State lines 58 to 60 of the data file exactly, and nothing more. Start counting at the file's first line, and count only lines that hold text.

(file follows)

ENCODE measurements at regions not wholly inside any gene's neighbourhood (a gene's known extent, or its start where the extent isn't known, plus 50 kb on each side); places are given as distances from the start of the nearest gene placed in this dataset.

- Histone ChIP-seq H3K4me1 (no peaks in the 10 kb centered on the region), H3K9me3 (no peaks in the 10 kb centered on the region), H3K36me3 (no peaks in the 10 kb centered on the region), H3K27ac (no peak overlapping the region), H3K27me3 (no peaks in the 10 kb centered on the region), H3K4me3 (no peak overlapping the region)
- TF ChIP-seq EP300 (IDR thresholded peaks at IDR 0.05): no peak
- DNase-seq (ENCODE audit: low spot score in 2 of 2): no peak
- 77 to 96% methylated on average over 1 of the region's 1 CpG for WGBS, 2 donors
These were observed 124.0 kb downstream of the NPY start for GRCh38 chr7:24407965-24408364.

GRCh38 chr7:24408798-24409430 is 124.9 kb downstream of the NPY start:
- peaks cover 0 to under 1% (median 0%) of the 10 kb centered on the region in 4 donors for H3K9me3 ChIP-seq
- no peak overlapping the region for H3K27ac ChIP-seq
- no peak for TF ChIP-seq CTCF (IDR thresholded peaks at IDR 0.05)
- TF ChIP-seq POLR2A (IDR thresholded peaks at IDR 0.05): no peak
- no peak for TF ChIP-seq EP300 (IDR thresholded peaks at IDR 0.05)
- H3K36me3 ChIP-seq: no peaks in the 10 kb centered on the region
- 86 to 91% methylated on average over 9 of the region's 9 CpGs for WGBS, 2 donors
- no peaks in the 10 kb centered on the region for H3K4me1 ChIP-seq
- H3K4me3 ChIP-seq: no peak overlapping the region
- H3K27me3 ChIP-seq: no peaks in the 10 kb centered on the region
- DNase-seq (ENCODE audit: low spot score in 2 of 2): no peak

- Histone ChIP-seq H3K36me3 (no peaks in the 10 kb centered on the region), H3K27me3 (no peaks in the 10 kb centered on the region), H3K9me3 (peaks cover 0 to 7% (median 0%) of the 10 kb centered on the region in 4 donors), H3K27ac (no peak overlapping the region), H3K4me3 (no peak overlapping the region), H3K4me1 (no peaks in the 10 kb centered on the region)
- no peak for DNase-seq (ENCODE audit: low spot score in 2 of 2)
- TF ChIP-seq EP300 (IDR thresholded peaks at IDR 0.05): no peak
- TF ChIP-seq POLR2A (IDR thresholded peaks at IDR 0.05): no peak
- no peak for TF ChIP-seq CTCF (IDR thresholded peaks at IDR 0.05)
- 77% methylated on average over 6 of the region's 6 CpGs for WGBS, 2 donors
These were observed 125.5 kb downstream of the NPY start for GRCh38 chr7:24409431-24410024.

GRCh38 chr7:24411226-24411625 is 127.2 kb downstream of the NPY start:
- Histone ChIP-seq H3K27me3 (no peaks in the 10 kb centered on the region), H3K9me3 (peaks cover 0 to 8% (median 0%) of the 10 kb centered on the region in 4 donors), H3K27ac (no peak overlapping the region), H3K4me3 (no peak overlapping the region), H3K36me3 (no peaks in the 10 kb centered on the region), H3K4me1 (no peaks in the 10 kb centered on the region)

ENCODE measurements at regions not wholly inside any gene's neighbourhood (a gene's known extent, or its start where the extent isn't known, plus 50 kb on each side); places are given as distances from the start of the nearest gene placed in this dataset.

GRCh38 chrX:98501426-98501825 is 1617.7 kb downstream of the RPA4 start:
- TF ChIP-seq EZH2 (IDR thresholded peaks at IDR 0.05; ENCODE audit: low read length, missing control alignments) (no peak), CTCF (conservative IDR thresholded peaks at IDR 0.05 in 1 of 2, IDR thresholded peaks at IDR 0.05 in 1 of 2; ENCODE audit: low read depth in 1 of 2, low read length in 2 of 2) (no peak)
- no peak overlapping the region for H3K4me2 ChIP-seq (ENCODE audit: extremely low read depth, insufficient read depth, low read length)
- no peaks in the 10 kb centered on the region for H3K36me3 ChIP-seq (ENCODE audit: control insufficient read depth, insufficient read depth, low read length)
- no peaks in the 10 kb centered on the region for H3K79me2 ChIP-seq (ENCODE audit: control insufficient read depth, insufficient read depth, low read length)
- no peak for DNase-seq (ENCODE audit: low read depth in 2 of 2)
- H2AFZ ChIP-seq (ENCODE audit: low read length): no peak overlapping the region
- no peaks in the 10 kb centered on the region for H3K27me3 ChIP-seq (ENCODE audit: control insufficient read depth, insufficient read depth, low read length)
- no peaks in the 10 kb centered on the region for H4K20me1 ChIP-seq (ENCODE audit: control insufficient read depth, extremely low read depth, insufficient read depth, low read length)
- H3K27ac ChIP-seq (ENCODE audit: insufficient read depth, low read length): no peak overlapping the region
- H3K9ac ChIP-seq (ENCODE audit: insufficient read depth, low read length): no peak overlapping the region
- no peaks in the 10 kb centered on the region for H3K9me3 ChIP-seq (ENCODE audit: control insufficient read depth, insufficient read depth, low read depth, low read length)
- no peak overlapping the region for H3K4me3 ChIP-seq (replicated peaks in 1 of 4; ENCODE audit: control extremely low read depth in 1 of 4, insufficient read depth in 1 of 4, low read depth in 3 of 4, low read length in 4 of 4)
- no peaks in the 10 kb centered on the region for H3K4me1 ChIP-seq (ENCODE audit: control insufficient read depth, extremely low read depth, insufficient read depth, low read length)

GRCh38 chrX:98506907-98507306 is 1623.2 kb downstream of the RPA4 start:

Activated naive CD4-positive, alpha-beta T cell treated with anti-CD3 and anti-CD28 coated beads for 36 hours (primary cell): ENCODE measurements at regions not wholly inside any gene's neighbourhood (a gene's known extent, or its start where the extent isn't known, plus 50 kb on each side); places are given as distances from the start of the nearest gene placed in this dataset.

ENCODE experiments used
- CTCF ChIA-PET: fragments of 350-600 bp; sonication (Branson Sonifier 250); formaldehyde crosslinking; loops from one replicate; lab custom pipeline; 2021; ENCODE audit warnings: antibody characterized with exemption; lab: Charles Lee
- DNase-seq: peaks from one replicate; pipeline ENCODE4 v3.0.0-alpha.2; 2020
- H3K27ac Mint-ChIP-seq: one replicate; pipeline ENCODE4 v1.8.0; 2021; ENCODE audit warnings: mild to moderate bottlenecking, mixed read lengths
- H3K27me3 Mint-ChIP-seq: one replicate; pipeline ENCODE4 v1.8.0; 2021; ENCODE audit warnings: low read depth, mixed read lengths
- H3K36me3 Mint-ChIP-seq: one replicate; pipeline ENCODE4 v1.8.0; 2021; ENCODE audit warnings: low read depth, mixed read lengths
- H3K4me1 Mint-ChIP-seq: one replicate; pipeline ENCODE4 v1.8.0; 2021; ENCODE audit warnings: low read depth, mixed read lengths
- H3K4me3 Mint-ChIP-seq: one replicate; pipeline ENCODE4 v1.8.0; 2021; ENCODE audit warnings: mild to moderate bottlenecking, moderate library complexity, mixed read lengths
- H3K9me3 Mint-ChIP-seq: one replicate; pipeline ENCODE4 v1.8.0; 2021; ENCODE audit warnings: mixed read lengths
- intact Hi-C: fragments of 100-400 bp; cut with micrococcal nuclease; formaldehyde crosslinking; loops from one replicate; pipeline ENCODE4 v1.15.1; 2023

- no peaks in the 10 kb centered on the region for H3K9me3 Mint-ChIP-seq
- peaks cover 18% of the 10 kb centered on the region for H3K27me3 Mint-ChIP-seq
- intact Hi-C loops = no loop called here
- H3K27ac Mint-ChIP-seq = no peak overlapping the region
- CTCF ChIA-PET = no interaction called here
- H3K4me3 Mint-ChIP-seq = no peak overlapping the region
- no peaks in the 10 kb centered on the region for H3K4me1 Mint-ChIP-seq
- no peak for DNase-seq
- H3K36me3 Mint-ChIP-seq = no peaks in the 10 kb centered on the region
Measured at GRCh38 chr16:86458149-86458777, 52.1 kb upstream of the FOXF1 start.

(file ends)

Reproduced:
- H3K27ac Mint-ChIP-seq = no peak overlapping the region
- CTCF ChIA-PET = no interaction called here
- H3K4me3 Mint-ChIP-seq = no peak overlapping the region